The osprey population of the Vineyard was bountiful this year, the 21st annual osprey census showed.
“A record high of 100 active nests were observed,” Suzan Bellincampi, Mass Audubon sanctuary director at Felix Neck, wrote in a release. “At these nests, early estimates show that 133 osprey young have fledged, again a record. In addition, there were at least four housekeeping pairs (adult birds that are seeking and beginning to build a nest, but did not complete the nest and lay eggs). With the adults, unpaired osprey, and fledglings, there were more than 327 osprey in the air over the Island.”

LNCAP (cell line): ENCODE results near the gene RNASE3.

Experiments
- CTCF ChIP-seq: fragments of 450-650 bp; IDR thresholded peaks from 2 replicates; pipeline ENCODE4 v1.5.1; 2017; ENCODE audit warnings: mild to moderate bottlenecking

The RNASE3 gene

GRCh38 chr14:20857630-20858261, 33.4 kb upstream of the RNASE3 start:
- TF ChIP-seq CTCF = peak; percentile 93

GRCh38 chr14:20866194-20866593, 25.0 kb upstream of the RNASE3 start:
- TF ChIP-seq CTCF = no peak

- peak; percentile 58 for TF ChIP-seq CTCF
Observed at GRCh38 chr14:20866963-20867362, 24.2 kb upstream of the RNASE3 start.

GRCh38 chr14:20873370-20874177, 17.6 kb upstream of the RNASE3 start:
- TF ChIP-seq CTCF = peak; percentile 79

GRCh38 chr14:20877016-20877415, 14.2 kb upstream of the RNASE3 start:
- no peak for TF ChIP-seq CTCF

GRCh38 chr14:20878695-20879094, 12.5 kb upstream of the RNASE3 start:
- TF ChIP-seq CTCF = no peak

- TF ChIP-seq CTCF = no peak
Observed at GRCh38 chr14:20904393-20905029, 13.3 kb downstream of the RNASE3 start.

The effort to count, monitor, and record osprey breeding success is a monumental task, considering there are 223 active and inactive osprey poles and nesting structures on the Vineyard — a tremendous increase from the 1970s. Some 41 volunteers logged more than 2,400 hours to realize this year’s census, she wrote.
Bellincampi told The Times the robust population is indicative of ample habitat, food supply, and nesting areas.
“It’s an incredible success story,” she said. She pointed out the birds crawled back from the brink of extinction in the 1960s and 1970s when use of the pesticide DDT was prevalent.
She credited legendary naturalist Gus Ben David, her predecessor at Felix Neck, with helping osprey recover on-Island by beginning a campaign to erect nesting poles decades ago.